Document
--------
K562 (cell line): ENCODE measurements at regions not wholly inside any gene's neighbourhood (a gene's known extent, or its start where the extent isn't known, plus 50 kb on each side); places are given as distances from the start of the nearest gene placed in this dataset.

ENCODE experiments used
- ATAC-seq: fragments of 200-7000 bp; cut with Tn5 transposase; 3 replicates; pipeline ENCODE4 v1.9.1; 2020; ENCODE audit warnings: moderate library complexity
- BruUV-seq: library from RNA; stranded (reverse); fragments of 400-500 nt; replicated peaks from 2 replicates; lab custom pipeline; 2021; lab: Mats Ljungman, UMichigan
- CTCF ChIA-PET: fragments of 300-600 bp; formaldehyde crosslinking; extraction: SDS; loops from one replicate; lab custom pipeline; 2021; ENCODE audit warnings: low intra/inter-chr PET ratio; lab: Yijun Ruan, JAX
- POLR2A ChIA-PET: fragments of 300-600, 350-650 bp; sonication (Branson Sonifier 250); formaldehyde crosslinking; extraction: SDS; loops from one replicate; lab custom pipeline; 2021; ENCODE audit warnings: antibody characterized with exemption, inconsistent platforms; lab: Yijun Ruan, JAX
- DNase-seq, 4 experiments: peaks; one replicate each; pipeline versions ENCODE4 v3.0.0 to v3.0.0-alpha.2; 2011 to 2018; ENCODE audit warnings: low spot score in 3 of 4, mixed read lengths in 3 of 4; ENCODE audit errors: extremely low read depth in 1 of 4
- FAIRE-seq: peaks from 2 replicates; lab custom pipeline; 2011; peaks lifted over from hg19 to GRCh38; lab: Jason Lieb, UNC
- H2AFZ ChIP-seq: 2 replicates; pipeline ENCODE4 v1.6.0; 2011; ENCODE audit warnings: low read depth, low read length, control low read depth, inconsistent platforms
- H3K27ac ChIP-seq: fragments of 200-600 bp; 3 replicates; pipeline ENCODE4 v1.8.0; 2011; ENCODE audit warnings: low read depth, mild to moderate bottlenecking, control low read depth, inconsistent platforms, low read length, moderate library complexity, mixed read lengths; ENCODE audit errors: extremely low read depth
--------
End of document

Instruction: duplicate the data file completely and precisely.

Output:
K562 (cell line): ENCODE measurements at regions not wholly inside any gene's neighbourhood (a gene's known extent, or its start where the extent isn't known, plus 50 kb on each side); places are given as distances from the start of the nearest gene placed in this dataset.

ENCODE experiments used
- ATAC-seq: fragments of 200-7000 bp; cut with Tn5 transposase; 3 replicates; pipeline ENCODE4 v1.9.1; 2020; ENCODE audit warnings: moderate library complexity
- BruUV-seq: library from RNA; stranded (reverse); fragments of 400-500 nt; replicated peaks from 2 replicates; lab custom pipeline; 2021; lab: Mats Ljungman, UMichigan
- CTCF ChIA-PET: fragments of 300-600 bp; formaldehyde crosslinking; extraction: SDS; loops from one replicate; lab custom pipeline; 2021; ENCODE audit warnings: low intra/inter-chr PET ratio; lab: Yijun Ruan, JAX
- POLR2A ChIA-PET: fragments of 300-600, 350-650 bp; sonication (Branson Sonifier 250); formaldehyde crosslinking; extraction: SDS; loops from one replicate; lab custom pipeline; 2021; ENCODE audit warnings: antibody characterized with exemption, inconsistent platforms; lab: Yijun Ruan, JAX
- DNase-seq, 4 experiments: peaks; one replicate each; pipeline versions ENCODE4 v3.0.0 to v3.0.0-alpha.2; 2011 to 2018; ENCODE audit warnings: low spot score in 3 of 4, mixed read lengths in 3 of 4; ENCODE audit errors: extremely low read depth in 1 of 4
- FAIRE-seq: peaks from 2 replicates; lab custom pipeline; 2011; peaks lifted over from hg19 to GRCh38; lab: Jason Lieb, UNC
- H2AFZ ChIP-seq: 2 replicates; pipeline ENCODE4 v1.6.0; 2011; ENCODE audit warnings: low read depth, low read length, control low read depth, inconsistent platforms
- H3K27ac ChIP-seq: fragments of 200-600 bp; 3 replicates; pipeline ENCODE4 v1.8.0; 2011; ENCODE audit warnings: low read depth, mild to moderate bottlenecking, control low read depth, inconsistent platforms, low read length, moderate library complexity, mixed read lengths; ENCODE audit errors: extremely low read depth